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Please note that Mommsen uses the AUC chronology (Ab Urbe Condita), i.e. from the founding of the City of Rome. You can use this reference table to have the B.C. dates


IV. The Revolution

From: The History of Rome, by Theodor Mommsen
Translated with the sanction of the author by William Purdie Dickson

The History of Old Rome

CHAPTER IV - The Rule of the Restoration


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Page 59

Marius reluctantly tolerated the assumption by his predecessor of the name of conqueror of Numidia; he flew into a violent rage when king Bocchus afterwards consecrated a golden effigy at the Capitol, which represented the surrender of Jugurtha to Sulla; and yet in the eyes of unprejudiced judges the services of these two threw the generalship of Marius very much into the shade--more especially Sulla's brilliant expedition to the desert, which had made his courage, his presence of mind, his acuteness, his power over men to be recognized by the general himself and by the whole army.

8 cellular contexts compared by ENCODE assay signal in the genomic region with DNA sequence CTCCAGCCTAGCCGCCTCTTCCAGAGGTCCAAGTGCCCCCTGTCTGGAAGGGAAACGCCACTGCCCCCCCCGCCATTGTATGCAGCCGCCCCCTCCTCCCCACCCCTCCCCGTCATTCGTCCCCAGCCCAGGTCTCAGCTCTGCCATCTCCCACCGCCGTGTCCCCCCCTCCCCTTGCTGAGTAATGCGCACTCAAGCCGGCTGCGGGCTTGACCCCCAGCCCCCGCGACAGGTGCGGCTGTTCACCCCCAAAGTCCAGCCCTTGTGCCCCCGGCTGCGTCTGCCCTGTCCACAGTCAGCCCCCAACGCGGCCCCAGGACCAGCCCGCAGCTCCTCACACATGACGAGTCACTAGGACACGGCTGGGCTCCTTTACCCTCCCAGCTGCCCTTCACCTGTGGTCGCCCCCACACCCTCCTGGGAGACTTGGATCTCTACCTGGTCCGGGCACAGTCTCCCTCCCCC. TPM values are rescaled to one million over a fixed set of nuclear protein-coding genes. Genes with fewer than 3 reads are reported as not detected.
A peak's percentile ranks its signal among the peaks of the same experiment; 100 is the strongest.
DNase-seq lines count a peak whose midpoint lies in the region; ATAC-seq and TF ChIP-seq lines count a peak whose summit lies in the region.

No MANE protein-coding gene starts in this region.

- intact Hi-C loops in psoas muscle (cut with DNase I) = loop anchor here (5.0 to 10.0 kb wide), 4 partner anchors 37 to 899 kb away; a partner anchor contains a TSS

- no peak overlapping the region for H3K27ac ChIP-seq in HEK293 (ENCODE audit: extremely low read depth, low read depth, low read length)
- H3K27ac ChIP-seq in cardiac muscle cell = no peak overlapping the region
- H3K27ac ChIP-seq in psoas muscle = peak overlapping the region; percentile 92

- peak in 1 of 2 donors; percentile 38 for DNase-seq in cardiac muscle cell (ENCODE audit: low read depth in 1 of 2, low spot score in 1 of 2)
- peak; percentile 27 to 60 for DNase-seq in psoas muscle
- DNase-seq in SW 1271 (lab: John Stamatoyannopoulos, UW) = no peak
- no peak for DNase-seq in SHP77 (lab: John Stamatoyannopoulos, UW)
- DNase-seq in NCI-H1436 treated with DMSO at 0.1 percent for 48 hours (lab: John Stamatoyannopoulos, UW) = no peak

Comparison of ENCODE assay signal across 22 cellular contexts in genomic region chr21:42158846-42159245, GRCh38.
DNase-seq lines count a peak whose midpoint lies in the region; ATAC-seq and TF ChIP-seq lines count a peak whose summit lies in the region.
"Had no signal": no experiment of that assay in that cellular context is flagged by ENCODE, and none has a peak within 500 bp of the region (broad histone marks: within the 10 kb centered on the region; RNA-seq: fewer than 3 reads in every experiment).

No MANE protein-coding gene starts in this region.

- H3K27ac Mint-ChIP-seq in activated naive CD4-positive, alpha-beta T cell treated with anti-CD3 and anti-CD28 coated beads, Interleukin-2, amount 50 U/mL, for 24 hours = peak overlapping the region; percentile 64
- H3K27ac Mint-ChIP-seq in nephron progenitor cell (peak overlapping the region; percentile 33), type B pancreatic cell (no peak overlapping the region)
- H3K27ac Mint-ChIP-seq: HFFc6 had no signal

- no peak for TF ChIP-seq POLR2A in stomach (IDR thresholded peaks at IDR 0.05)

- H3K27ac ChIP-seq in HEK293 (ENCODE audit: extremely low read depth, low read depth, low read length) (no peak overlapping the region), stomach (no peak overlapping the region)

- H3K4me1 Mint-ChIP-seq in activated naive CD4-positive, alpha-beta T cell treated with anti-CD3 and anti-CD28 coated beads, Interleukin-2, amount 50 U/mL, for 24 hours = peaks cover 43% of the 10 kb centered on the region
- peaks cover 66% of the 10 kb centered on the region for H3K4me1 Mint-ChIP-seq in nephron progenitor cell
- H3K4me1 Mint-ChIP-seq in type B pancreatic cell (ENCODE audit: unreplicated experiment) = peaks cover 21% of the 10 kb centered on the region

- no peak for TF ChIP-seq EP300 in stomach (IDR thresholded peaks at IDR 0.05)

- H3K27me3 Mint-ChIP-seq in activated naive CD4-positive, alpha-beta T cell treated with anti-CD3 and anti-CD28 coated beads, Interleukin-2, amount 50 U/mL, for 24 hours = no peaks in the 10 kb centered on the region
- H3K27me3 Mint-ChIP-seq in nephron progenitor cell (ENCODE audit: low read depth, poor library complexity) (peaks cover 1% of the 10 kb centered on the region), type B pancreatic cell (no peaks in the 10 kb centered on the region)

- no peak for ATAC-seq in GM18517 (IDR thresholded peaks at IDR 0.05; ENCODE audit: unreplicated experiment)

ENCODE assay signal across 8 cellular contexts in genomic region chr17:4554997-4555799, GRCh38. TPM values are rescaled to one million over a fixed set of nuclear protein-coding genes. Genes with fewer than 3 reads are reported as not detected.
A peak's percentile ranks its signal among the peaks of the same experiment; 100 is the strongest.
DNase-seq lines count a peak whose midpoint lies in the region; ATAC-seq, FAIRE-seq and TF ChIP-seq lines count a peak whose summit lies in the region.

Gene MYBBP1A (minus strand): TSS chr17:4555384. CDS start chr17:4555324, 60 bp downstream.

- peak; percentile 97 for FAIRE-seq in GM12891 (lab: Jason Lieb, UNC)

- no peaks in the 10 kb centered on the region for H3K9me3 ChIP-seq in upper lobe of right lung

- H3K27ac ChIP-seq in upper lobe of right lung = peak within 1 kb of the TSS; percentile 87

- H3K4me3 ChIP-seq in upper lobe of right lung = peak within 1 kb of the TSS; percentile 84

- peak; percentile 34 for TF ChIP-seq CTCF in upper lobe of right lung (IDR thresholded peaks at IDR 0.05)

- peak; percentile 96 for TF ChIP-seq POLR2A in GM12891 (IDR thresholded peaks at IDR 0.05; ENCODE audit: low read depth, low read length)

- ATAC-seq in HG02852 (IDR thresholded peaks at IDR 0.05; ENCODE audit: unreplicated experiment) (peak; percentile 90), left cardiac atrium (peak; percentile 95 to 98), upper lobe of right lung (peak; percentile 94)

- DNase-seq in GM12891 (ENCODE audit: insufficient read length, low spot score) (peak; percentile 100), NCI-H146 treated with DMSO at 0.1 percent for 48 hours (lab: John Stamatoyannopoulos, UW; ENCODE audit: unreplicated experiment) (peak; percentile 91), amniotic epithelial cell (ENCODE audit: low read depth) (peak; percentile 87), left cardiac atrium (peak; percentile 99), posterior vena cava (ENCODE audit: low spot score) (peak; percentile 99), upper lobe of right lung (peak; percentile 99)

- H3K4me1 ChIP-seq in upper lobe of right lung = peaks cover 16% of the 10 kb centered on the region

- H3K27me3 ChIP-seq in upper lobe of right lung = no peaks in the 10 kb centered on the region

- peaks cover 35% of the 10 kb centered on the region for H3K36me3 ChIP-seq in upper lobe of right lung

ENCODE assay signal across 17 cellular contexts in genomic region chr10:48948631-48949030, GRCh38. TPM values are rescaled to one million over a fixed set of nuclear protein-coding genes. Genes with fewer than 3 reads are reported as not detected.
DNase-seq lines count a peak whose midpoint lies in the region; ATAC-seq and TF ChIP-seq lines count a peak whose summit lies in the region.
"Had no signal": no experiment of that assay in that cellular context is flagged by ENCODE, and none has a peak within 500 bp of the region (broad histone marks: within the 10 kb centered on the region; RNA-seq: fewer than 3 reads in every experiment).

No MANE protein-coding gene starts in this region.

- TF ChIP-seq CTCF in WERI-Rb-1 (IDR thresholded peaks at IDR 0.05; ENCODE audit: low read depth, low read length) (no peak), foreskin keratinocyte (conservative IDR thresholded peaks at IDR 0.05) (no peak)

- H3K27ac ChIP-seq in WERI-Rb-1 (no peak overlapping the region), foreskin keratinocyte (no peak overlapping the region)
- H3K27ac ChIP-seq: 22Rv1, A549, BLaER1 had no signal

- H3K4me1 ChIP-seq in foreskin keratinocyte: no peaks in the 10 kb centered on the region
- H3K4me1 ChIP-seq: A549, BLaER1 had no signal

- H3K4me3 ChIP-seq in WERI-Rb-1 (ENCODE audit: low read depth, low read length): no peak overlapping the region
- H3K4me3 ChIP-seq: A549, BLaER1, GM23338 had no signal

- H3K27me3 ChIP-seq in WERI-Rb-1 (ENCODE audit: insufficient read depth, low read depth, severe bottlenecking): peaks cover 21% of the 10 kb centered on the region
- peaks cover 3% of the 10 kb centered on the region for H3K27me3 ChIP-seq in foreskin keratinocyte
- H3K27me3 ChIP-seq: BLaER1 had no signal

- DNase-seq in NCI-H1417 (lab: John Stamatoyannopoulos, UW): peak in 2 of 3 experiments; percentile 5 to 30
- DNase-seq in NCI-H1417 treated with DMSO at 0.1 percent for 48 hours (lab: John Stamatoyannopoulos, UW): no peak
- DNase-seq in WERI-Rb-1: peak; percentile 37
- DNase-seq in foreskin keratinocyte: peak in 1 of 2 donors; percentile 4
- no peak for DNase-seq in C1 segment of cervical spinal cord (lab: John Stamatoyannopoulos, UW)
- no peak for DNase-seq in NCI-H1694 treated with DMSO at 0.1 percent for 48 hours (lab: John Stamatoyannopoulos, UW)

In themselves these military rivalries would have been of little moment, if they had not been mixed up with the conflict of political parties, if the opposition had not supplanted the senatorial general by Marius, and if the party of the government had not, with the deliberate intention of exasperating, praised Metellus and still more Sulla as the military celebrities and preferred them to the nominal victor. We shall have to return to the fatal consequences of these animosities when narrating the internal history.

Otherwise, this insurrection of the Numidian client-state passed away without producing any noticeable change either in political relations generally or even in those of the African province. By a deviation from the policy elsewhere followed at this period Numidia was not converted into a Roman province; evidently because the country could not be held without an army to protect the frontier against the barbarians of the desert, and the Romans were by no means disposed to maintain a standing army in Africa.

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